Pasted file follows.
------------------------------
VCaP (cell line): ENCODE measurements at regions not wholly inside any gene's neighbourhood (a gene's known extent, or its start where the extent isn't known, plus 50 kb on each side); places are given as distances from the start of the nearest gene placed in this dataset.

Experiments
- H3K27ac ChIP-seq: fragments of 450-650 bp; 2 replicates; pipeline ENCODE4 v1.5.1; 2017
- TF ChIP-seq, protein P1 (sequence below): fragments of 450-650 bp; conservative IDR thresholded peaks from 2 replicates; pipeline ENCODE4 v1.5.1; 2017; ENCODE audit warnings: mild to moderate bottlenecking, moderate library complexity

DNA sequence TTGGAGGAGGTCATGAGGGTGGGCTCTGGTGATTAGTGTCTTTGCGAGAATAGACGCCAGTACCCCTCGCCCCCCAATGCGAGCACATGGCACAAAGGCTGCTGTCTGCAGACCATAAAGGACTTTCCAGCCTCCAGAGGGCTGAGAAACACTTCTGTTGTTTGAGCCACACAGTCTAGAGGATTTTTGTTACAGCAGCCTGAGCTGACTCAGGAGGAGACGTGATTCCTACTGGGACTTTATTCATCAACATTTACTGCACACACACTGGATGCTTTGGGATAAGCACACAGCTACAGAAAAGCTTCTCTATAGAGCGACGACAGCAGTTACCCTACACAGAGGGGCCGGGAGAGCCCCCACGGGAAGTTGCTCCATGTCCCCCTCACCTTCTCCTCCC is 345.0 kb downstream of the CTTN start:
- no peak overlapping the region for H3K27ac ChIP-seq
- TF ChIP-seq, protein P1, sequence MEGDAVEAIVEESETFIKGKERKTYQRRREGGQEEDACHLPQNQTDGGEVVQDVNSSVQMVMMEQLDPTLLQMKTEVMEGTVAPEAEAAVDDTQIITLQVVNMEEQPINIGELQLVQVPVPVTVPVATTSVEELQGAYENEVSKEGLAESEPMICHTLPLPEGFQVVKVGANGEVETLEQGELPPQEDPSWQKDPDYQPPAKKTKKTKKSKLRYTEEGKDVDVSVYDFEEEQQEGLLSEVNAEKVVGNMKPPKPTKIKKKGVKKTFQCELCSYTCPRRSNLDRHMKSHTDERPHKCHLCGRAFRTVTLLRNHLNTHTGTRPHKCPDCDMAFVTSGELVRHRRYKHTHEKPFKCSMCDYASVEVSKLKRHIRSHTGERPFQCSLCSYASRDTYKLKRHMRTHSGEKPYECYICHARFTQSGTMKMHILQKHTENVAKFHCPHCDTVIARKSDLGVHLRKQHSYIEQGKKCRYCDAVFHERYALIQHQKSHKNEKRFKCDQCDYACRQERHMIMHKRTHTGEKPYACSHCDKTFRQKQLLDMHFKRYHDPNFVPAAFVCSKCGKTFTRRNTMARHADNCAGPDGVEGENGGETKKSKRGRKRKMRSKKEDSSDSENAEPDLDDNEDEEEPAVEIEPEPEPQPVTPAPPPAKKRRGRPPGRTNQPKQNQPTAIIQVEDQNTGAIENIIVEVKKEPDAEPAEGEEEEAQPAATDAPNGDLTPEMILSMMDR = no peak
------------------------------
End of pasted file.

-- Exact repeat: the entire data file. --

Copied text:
VCaP (cell line): ENCODE measurements at regions not wholly inside any gene's neighbourhood (a gene's known extent, or its start where the extent isn't known, plus 50 kb on each side); places are given as distances from the start of the nearest gene placed in this dataset.

Experiments
- H3K27ac ChIP-seq: fragments of 450-650 bp; 2 replicates; pipeline ENCODE4 v1.5.1; 2017
- TF ChIP-seq, protein P1 (sequence below): fragments of 450-650 bp; conservative IDR thresholded peaks from 2 replicates; pipeline ENCODE4 v1.5.1; 2017; ENCODE audit warnings: mild to moderate bottlenecking, moderate library complexity

DNA sequence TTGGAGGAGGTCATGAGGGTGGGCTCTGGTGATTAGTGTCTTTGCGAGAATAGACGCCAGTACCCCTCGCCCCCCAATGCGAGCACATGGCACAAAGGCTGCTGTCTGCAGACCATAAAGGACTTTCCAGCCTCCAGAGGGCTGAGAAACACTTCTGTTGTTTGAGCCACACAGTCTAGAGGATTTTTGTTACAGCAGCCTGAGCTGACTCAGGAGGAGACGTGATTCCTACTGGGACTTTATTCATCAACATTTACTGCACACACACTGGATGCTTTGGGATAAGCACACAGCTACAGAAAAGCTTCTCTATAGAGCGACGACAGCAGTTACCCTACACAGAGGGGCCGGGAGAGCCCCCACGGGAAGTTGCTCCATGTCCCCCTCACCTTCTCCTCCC is 345.0 kb downstream of the CTTN start:
- no peak overlapping the region for H3K27ac ChIP-seq
- TF ChIP-seq, protein P1, sequence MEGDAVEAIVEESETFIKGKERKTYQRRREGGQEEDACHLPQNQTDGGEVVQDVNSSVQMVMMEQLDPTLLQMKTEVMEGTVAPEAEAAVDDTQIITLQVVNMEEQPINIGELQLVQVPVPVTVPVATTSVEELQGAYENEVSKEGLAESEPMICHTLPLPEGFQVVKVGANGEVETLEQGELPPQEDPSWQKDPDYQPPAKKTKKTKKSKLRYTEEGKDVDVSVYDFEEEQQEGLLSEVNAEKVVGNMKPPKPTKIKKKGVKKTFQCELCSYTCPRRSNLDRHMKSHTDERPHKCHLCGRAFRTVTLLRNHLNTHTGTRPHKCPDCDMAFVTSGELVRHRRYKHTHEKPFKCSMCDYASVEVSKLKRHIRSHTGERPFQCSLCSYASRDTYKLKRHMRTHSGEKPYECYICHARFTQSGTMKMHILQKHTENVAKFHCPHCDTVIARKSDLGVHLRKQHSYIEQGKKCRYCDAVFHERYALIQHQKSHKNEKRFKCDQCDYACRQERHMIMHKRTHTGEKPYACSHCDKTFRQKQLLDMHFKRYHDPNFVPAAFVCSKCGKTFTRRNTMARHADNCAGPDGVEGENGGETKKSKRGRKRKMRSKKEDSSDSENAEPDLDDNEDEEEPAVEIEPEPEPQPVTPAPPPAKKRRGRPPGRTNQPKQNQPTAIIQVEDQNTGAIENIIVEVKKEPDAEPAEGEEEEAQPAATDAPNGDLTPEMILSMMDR = no peak